NEW DELHI, JULY 2
After Pakistan and Sri Lanka, another Indian neighbor, Bangladesh, is in talks with the International Monetary Fund (IMF) to shore up its foreign exchange reserves which are under pressure due to high commodity prices and the economic downturn. in its main export markets of the EU and the United States.
Dhaka is also seeking a $1 billion loan from the World Bank for the same purpose.
Bangladesh’s finance ministry, in talks for a $4.5 billion IMF buffer for its foreign exchange reserves, will send a delegation from Washington on July 12 for talks on what reciprocal terms it will have to agree to.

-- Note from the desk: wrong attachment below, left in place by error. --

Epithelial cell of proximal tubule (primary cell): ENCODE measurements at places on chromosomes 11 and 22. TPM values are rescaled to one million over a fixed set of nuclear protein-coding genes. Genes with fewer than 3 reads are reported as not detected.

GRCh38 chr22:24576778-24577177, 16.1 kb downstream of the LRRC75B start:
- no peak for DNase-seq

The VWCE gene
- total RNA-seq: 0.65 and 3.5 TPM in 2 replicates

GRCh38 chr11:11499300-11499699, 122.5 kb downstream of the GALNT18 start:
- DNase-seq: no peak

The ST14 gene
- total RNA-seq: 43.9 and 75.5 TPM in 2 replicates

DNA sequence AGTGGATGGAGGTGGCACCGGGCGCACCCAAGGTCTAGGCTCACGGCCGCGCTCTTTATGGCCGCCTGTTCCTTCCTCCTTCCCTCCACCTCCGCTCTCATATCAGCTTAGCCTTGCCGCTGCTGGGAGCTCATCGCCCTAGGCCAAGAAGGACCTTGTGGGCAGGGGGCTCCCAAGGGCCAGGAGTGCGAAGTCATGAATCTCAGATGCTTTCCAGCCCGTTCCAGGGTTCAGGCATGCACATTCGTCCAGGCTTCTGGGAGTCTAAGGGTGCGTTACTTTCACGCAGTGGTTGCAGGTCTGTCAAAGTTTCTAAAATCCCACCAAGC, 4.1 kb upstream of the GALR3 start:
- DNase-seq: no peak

Some of the changes he will have to make are reforms in public sector banks, reduction of NPAs, development of capital markets and improvement of monetary and fiscal governance.
Pakistan is in trouble for failing to implement some of the conditions it agreed to when accepting an earlier IMF loan. This time, despite Pakistan’s foreign exchange reserves shrinking to less than $10 billion, the IMF has given no timetable as to when it will release the first $900 million tranche under its program. of $6 billion over three years. In its desperation to secure the loan, Pakistan on Friday announced politically unpopular changes such as higher taxes for the wealthy and a cut in fuel subsidies.